http://www.jbjs.org.uk/cgi/reprint/82-B/1/90.pdf

http://www.ccmbel.org/Chap15.html

01/14/07 13:47
wach 

Administrator

01/14/07 13:47
wach 

Administrator

Re: Dermofasciectomy

You are rasing a good point and maybe we should include a comment on dermofaciectomy on our web site. Please keep us updated on how you are doing.

The second link that you cite at the end of your post is a chapter from Moermans' thesis. Moermans himself is a little sceptical about dermocfaciectomy and writes in his conclusions (chapter 16):

"Dermofasciectomy allows a very good if not perfect control of recurrences but there is a price to pay in the form of many more complications."

Maybe Lynn Ketchum has a better control of complications, and in your case the skin grafting seems to have worked well which is good.

Wolfgang

01/14/07 16:28
Bob_Branstetter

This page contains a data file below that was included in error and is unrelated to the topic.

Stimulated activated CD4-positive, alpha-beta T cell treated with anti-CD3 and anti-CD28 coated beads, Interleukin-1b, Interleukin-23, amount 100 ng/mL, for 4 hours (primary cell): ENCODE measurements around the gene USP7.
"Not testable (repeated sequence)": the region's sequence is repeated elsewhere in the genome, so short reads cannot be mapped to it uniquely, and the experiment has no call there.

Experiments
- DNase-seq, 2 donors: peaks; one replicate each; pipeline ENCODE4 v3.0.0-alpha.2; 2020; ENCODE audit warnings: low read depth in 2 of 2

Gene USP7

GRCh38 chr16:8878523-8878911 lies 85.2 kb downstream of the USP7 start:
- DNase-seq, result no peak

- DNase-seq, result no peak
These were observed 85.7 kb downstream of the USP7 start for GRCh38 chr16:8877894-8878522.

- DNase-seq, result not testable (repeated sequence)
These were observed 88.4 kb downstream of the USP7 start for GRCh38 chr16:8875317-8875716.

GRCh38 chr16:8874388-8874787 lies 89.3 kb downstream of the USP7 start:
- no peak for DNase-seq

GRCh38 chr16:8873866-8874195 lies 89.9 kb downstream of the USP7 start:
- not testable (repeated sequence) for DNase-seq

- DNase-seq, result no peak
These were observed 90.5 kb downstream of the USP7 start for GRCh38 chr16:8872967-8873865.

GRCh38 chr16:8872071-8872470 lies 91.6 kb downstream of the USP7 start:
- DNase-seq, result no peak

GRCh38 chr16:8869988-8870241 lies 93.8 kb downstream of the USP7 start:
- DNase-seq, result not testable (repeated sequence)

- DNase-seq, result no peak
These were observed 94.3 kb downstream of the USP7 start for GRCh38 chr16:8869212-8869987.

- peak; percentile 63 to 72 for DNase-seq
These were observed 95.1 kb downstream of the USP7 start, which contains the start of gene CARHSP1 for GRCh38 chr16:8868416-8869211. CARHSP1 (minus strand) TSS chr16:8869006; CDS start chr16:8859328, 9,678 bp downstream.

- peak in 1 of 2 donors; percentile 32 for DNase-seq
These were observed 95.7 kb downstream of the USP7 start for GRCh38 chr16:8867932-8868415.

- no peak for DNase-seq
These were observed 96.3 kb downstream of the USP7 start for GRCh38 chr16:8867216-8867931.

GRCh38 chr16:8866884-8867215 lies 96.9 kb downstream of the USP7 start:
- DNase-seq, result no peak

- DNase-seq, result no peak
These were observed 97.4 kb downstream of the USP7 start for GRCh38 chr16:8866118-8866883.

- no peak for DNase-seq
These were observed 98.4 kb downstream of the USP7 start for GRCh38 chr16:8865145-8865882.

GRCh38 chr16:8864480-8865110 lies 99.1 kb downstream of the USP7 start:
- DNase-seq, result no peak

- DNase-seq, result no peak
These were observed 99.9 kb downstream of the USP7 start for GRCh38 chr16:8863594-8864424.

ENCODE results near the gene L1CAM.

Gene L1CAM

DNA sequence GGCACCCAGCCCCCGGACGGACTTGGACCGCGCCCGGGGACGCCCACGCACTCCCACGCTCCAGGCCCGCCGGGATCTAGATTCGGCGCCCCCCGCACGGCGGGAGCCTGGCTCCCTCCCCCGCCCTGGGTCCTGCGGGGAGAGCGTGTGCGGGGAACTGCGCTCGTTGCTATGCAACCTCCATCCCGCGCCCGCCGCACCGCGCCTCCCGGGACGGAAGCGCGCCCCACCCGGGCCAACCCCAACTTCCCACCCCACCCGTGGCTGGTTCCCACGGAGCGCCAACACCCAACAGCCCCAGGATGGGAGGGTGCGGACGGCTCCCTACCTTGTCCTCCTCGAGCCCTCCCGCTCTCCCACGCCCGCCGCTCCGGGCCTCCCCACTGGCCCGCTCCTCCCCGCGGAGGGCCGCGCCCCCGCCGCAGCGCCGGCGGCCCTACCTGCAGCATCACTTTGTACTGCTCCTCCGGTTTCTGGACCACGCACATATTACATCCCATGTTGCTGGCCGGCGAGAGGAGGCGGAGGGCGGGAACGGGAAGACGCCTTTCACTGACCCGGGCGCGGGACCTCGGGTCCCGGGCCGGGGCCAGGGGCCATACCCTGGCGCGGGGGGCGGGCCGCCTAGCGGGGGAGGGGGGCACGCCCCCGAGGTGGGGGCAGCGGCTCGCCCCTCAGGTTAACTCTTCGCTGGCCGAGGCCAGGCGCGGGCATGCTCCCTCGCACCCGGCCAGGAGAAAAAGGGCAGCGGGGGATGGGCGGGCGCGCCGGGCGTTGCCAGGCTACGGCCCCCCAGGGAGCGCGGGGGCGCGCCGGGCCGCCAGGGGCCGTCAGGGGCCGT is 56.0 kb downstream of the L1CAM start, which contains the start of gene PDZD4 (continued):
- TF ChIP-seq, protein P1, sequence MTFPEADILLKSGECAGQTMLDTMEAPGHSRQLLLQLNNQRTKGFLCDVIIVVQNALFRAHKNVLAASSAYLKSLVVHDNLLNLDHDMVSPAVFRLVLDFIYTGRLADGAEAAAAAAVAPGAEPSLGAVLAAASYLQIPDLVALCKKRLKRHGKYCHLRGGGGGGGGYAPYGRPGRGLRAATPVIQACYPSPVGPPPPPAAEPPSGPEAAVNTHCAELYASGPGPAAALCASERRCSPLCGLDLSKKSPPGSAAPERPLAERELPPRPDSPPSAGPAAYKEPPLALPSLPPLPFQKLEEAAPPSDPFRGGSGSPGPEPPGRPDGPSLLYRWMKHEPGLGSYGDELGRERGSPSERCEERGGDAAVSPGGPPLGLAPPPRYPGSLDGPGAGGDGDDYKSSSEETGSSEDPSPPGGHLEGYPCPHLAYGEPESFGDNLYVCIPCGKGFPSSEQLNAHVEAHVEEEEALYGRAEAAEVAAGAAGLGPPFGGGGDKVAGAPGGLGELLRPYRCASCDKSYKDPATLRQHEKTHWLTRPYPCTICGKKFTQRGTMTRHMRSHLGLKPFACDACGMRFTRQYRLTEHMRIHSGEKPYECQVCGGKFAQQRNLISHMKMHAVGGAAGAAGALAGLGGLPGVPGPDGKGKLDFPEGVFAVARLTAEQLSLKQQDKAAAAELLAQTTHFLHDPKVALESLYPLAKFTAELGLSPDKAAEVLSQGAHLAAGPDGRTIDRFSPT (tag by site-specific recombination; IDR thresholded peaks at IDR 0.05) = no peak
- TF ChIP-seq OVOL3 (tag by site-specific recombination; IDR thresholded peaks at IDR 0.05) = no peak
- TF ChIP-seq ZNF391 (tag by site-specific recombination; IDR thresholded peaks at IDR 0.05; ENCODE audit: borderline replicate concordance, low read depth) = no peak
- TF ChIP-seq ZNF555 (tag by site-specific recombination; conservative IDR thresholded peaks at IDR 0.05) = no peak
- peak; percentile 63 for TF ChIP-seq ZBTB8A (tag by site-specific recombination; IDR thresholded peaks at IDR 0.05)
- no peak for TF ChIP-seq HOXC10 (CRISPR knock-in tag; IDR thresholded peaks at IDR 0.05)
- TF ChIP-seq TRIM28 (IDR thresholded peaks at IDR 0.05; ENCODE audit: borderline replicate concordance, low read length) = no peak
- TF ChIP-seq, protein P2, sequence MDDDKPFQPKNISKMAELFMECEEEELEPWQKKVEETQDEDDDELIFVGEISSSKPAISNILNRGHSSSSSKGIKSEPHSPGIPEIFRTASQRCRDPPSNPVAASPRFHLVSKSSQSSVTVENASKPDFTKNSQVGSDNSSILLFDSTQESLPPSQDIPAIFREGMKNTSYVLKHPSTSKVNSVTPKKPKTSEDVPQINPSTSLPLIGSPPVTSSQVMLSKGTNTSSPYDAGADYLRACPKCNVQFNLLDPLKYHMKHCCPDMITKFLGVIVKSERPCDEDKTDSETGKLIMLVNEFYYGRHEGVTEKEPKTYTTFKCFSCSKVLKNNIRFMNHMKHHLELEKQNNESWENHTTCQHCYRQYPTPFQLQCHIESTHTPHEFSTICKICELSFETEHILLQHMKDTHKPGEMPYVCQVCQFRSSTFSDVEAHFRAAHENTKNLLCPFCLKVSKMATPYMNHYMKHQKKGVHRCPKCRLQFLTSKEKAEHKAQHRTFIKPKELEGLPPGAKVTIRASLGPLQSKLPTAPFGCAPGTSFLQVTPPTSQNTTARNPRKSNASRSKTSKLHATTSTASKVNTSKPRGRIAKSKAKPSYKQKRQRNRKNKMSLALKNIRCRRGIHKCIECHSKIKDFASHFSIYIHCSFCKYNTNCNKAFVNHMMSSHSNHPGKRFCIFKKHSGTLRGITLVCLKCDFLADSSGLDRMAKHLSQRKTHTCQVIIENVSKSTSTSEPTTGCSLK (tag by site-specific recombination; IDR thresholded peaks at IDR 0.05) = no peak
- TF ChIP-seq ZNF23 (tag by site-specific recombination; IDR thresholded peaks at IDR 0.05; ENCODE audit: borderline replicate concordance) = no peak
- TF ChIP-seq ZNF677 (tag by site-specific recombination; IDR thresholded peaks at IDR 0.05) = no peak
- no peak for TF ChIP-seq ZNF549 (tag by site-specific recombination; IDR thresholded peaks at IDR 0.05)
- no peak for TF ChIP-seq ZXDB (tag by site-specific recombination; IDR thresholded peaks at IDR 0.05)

01/14/07 16:28
Bob_Branstetter 
Re: Dermofasciectomy

I have to wonder if one of major reasons for problems with the skin grafts is that the great majority of surgeons performing Dupuytren's surgery are orthropedic trained. Plastic surgeons on the other hand deal with skin grafts on a daily basis and may simply be better prepared for this particular type of surgery. Dr. Ketchum has performed over 400 Dermofasciectomies. I would think that there are most likely many other surgeons around the world who are also having good results with this particular type of surgery. As much as I respect Dr. Ketchum, I doubt that he is unique in his abilities.

One of the reasons I chose this surgery is that I had the recommendation of another musician who had had the surgery by Dr. Ketchum. I weighed the facts and decided that for me, it was worth the risk involved considering that my playing career had a much better (statistical) chance of continuing with Dermofasciectomy than with conventional fasciectomy or NA. I just brought this up because I think everyone should be aware that there is one more alternative.

01/14/07 17:03
wach 

Administrator

01/14/07 17:03
wach 

Administrator

Re: Dermofasciectomy